When I began preparing for PMP® certification, I was overwhelmed initially with the amount of learning to be done. PMBOK® wasn’t one of the juiciest books I had taken up for study. Thought the book is pretty detailed I found that I had to research a lot on the internet, and draw from mine as well as other project managers’ experiences to internalize certain concepts. And that started taking up lot of my time.
Second point I realized soon was how difficult it is to do the studies in parallel to a full time job. After a long day’s work (which included hours of commute), it wasn’t easy to balance family-time and study-time.
I realized that one way to do this is to start sharing what I could study with those friends who are preparing for the certification along with me, on a regular basis, and to learn from what they learned from their study efforts. This would reduce the overall effort on everyone’s part.
So I decided to share my study notes at one place accessible to all – on a simple blog. But then I realized that the same can be shared with many other PMP® certification aspirants, like you, who also can reap the benefits.
So here is this blog.
Quite frankly, this has taken me more time than I could spend just studying for myself, but I am increasingly convinced that the benefits I can share is worth the effort. And I must confess, I am enjoying the process immensely.
Countless hours of effort has gone into creating these study notes because I love the creative process involved (from research, to writing, to creating drawings and images, to publishing). I employ the study principles that make our mind latch on to the information it is fed. I hope that you will be most benefited from these notes.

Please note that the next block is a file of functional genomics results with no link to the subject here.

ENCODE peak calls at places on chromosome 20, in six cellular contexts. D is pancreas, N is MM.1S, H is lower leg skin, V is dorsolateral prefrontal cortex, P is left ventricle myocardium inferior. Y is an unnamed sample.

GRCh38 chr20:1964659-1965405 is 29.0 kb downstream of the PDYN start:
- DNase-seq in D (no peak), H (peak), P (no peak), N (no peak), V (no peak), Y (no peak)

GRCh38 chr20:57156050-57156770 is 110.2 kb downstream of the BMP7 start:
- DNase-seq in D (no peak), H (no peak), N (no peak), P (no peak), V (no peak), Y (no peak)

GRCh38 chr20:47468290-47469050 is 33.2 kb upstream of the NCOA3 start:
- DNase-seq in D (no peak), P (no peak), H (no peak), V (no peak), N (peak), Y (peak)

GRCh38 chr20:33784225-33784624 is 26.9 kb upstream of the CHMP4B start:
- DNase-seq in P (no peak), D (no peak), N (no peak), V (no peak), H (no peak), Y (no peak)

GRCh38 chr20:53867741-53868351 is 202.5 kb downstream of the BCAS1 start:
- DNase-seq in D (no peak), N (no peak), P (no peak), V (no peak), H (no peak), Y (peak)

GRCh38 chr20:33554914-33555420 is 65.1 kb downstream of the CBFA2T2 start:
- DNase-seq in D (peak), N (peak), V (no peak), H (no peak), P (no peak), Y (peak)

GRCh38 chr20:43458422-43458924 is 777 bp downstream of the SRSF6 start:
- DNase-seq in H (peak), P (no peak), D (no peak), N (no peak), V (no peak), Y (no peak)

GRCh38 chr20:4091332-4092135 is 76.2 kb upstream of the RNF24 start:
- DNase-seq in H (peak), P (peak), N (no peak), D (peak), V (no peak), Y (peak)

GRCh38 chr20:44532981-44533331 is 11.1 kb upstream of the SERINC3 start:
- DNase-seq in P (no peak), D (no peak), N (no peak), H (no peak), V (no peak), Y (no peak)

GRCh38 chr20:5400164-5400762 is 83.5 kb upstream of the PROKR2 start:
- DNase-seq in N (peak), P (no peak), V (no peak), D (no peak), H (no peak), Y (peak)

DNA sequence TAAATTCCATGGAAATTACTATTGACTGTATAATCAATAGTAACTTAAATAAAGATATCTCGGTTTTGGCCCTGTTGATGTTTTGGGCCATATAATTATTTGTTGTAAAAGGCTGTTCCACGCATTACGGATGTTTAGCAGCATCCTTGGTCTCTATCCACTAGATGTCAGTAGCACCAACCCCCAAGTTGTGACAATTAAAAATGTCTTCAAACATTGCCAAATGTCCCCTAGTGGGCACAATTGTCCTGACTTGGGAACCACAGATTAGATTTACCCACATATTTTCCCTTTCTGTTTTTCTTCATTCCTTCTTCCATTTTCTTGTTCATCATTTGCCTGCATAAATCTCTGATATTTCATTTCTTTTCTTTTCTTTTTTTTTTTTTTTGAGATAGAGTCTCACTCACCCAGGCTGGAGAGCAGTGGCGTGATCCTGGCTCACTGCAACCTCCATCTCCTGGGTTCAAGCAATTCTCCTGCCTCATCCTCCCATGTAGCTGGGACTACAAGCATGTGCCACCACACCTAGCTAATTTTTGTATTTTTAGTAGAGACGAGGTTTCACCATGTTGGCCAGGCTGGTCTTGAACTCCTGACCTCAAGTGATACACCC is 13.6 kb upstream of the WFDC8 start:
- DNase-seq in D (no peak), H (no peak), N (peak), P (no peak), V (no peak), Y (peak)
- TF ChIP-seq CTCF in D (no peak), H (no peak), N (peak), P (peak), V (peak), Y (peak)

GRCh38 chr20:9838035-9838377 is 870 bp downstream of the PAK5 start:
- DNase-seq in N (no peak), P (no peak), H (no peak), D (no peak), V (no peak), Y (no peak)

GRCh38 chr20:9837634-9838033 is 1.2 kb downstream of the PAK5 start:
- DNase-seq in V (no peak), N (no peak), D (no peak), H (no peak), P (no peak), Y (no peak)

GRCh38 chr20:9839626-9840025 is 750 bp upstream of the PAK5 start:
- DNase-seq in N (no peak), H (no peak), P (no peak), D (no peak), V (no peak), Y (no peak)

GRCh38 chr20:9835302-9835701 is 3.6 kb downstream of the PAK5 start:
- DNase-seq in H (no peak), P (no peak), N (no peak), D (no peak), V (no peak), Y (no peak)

Is PMP® required for people who practice Agile?
It was my perception that people such as me, who spent most of their time practicing Agile software development need not bother about PMP certification. This perception was changed the moment I had a chance to run through PMBOK guide borrowed from a friend. It made me realize that, a lot of these processes related to topics such as Risk management, Human Resources management, Schedule and Cost management are something we already practiced in Agile management – and PMBOK® guide shows how they are done in a systematic way.
It made me realize that PMP® certification is really a complementary and essential guide to Agile practitioners. It also struck me that one could be so much more efficient at work by internalizing the knowledge from PMBOK and applying them on the job. Not to forget the fact that it brings to you considerable recognition and associated financial benefits in the industry.